The other day I wrote that I was considering installing dumb-jump and giving it a try. I did that and have been using it since I watched Mike Zamansky’s video on Projectile and Dumb-jump. It really is the sweet spot for me. I never liked TAG files and their associated machinery but
dumb-jump doesn’t require any of that: it just works.
Recently, AT&T graciously released the source code for Research Unix v.8, v.9, and v.10. That’s a boon for us Unix aficionados who like to read code. I downloaded v.10 and started browsing. This is the first time I’ve had access to the source code for a modern AT&T Unix so I’m not familiar with the files layout. Fortunately,
dumb-jump is just what I needed. All the kernel source files are in the
sys directory so I put an empty
.dumbjump file in
sys and now when I’m looking at a function and it calls some other function in a different file, I can jump directly to it and then return.
I added two additional keybindings to the ones recommended in the README. For those who are interested, here is my configuration:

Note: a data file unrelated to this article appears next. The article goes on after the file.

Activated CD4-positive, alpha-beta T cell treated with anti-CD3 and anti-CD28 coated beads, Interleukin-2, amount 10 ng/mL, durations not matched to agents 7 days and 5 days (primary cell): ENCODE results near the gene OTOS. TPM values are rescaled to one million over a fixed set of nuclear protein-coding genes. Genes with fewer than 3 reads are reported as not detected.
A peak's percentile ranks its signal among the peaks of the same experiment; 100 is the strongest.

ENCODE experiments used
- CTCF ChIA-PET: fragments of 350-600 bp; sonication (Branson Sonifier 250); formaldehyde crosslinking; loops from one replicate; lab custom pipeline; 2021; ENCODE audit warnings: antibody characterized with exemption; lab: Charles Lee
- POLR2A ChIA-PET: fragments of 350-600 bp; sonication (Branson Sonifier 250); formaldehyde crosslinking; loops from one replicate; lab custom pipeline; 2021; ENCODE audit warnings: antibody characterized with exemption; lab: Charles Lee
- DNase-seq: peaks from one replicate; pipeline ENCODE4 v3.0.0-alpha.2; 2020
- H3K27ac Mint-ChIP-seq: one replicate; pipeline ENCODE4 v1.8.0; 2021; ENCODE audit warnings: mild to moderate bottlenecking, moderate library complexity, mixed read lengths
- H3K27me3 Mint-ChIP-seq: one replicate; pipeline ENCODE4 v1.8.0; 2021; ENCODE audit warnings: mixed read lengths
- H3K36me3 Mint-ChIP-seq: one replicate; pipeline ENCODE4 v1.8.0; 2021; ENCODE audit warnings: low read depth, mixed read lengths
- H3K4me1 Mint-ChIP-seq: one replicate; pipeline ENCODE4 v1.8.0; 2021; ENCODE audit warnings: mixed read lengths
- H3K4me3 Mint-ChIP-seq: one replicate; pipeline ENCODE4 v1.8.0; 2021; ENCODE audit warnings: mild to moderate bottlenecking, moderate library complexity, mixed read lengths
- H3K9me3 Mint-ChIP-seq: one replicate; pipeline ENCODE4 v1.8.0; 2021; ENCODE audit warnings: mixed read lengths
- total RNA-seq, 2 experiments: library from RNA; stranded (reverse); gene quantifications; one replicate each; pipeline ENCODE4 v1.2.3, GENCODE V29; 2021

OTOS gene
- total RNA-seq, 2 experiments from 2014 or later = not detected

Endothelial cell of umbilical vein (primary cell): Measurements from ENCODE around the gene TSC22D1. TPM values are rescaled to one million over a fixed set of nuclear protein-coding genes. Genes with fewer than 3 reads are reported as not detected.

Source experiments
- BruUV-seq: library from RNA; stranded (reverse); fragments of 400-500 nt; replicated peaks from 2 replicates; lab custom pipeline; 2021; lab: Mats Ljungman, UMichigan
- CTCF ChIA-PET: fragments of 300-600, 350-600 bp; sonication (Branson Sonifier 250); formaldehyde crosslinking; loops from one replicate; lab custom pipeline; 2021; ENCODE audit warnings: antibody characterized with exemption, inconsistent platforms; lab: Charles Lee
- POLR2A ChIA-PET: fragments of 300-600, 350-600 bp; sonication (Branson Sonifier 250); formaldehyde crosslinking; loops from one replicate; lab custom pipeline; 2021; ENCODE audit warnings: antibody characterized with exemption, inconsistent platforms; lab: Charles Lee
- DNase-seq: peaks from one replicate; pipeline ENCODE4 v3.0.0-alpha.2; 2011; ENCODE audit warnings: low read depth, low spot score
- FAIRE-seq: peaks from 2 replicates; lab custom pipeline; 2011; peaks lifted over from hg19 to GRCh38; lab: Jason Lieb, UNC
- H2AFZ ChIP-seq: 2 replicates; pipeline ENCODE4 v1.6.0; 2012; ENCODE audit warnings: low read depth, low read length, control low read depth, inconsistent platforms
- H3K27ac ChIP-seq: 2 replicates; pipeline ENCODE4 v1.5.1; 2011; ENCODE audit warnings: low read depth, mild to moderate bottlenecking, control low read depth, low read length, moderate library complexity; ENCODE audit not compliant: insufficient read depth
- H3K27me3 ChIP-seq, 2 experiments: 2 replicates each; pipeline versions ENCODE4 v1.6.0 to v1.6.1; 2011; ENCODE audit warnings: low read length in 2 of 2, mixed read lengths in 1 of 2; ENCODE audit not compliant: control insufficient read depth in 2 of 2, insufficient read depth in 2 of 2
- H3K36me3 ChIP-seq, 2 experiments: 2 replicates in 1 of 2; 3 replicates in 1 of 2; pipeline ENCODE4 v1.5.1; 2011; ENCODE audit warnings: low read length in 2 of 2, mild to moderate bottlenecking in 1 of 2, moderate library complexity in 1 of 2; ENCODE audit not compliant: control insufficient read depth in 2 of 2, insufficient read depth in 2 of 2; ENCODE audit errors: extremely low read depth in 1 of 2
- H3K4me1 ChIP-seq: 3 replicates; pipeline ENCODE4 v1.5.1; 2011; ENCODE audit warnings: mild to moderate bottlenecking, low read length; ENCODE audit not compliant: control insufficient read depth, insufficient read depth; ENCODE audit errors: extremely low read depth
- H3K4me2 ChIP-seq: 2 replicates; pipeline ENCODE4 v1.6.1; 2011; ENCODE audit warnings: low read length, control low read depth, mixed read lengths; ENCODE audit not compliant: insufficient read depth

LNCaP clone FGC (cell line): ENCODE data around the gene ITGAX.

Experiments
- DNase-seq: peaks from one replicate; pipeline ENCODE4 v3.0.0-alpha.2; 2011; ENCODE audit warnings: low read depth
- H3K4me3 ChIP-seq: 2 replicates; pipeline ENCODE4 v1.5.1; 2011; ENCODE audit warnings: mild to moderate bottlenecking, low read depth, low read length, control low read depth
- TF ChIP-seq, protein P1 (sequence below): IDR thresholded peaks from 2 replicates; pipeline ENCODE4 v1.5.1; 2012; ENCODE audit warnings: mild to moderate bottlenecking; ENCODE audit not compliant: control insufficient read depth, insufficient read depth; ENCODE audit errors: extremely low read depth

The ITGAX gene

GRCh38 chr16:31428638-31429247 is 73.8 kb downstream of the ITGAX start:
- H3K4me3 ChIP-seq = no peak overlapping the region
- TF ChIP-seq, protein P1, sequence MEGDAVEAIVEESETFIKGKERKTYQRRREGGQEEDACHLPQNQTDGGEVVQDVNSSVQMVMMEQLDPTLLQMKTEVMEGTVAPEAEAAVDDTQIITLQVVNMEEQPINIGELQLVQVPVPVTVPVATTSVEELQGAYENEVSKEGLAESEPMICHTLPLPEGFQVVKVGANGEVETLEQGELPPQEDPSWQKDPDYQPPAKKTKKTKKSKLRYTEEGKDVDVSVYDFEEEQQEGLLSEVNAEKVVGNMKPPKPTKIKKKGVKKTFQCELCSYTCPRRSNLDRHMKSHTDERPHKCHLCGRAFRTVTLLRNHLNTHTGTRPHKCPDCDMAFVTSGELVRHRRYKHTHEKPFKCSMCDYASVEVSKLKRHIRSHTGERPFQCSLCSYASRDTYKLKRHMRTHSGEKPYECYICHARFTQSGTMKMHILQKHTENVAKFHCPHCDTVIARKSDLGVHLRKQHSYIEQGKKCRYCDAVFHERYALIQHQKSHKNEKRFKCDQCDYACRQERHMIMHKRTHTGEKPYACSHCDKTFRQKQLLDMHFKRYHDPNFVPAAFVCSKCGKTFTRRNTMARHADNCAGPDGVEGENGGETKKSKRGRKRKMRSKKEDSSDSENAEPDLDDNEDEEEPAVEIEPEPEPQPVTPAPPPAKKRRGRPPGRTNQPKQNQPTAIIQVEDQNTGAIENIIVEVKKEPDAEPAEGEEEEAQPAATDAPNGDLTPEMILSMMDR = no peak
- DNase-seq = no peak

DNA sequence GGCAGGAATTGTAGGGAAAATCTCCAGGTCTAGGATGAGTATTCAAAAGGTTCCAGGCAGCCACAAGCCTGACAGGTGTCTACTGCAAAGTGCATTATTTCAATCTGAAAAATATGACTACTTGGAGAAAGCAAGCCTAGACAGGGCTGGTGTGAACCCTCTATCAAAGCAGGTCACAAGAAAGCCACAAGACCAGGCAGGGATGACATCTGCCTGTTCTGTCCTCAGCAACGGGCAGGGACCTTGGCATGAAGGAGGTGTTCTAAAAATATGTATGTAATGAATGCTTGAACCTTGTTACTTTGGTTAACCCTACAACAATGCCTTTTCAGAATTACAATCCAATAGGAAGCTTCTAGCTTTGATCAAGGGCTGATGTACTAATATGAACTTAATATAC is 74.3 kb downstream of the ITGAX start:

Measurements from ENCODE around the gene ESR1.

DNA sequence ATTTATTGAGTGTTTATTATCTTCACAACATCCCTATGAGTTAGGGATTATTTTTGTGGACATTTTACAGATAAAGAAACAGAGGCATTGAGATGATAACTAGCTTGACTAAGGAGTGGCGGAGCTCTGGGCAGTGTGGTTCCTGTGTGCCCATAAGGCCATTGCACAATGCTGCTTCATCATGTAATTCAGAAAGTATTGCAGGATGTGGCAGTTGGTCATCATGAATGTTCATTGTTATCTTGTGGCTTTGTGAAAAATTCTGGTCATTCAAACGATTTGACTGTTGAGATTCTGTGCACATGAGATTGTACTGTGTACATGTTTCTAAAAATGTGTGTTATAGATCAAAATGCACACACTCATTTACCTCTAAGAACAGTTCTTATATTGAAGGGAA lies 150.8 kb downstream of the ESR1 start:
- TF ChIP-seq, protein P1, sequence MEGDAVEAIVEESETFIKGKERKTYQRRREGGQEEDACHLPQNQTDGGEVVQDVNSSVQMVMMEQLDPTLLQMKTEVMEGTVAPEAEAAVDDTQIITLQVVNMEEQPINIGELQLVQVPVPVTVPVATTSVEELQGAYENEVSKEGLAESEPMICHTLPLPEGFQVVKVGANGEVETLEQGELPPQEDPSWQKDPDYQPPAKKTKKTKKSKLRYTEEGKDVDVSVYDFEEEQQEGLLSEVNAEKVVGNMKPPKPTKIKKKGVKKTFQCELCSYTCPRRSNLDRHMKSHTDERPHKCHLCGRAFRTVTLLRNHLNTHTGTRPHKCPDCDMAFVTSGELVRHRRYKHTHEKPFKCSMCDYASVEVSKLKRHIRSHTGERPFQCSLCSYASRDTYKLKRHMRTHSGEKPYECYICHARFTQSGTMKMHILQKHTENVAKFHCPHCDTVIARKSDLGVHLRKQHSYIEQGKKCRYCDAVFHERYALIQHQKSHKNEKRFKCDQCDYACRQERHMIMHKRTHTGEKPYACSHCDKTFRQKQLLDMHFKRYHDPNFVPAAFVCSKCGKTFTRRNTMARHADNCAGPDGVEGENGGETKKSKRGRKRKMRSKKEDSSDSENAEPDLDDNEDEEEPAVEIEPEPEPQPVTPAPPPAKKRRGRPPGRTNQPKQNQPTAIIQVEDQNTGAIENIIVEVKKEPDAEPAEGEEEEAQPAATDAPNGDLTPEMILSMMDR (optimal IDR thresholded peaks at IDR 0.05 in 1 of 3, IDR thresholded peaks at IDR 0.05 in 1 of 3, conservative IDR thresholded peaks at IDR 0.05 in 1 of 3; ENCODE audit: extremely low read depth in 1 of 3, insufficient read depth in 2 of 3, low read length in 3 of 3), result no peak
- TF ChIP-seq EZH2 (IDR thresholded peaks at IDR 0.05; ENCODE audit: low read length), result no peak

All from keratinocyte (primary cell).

(use-package dumb-jump :ensure t :bind (("M-g o" . dumb-jump-go-other-window) ("M-g j" . dumb-jump-go) ("M-g b" . dumb-jump-back) ("M-g q" . dumb-jump-quick-look) ("M-g x" . dumb-jump-go-prefer-external) ("M-g z" . dumb-jump-go-prefer-external-other-window)) :config (setq dumb-jump-selector 'ivy))
You really want a binding to return to your jumping off place so I added that. I also added a binding for
dumb-jump-quick-look, which gives you a short popup of the definition and some context.
The Unix kernel isn’t the largest project by any means but it is good sized. Nevertheless,
dumb-jump found and moved to the target file almost instantaneously. I really like this package a lot.